Try to file bankruptcy before a tax lien gets recorded. But if you can’t, here are the effects of a tax lien under Chapter 7 and 13.
This blog post continues a series about the smart timing of your bankruptcy filing. (It was interrupted by two blog posts updating federal unemployment benefits.) The last in this series was about how good bankruptcy timing prevents you paying certain income tax interest and penalties. We ended with this: “The effect of a tax lien depends on whether the tax at issue qualifies for discharge, and whether you file a Chapter 7 or 13 case.” That’s today’s important topic.
Bankruptcy Timing and Tax Liens
The recording of a tax lien by the IRS or state often causes extra headaches. So it’s usually better to file your bankruptcy case before you’re hit with a tax lien.
But you may go to see a bankruptcy lawyer until after that’s already happened. Or your lawyer may advise to you wait to file for some tactical reason. That reason may be related to your income tax debt(s). It’s not unusual to delay filing until the tax meets the conditions for discharge (full write-off). While you’re holding off on filing, you run the risk of the IRS/state recording a tax lien.
If you’re waiting to file on the advice of your bankruptcy lawyer, he or she will likely tell you about the risks and potential effects of a tax lien. The following outlines what you may hear.
General Effect of a Tax Lien
The recording of a tax lien gives the IRS/state a security interest on everything you own. Your assets then become collateral on the tax debt.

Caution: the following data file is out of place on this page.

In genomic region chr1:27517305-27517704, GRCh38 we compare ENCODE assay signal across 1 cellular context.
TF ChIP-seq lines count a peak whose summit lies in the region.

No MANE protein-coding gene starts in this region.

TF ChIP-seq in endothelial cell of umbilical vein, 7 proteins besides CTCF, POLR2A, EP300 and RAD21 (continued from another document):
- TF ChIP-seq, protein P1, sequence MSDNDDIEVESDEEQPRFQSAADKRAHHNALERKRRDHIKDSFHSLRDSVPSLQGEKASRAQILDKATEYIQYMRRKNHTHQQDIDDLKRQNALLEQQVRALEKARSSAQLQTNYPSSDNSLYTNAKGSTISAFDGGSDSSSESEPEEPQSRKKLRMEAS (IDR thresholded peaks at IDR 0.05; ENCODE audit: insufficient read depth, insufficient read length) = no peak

Actually, where or how the IRS/state records the lien determines the assets that it covers. Usually one tax lien covers your real estate, while another covers your personal property—everything else you own. Look carefully at the wording of the tax lien to see what tax years it covers and what assets it encumbers. These details matter as you and your lawyer determine the effect of the lien(s).
A Tax Lien on a Non-Dischargeable Tax under Chapter 7
Assume you file a Chapter 7 “straight bankruptcy” case and you owe a tax that does not qualify for discharge.
The recording of a tax lien on such a tax does not greatly affect what happens in that bankruptcy case. As discussed in our last tax-related blog post, you’ll have to arrange to pay that tax after completing your bankruptcy. You’ll also have to pay the ongoing interest and penalties.
The tax lien may put more pressure on you to make those payment arrangements. You’ll also want to get reassurances that the IRS/state will not take any other collection actions while you pay as agreed. The lien will also motivate you to pay the tax as fast as possible to get a release of the lien.
You’ll usually go this Chapter 7 direction if it will discharge your other debts so that you can reasonably pay off the tax debt(s).
A Tax Lien on a Non-Dischargeable Tax under Chapter 13
The situation is somewhat similar under an “adjustment of debts” Chapter 13 case. You still have to pay the tax that doesn’t meet the timing and other conditions of discharge. But you do that through your 3-to-5-year Chapter 13 payment plan. This gives you the benefit of not having to make payment arrangements with the IRS/state. The Chapter 13 procedure does that for you.
You just pay your monthly play payment, and your tax debt is incorporated into that. The IRS/state must comply with the “automatic stay,” which prevent all your creditors from taking any collection action against you. At the end of your case you will have paid off the tax. So the IRS/state will release any tax lien related to it.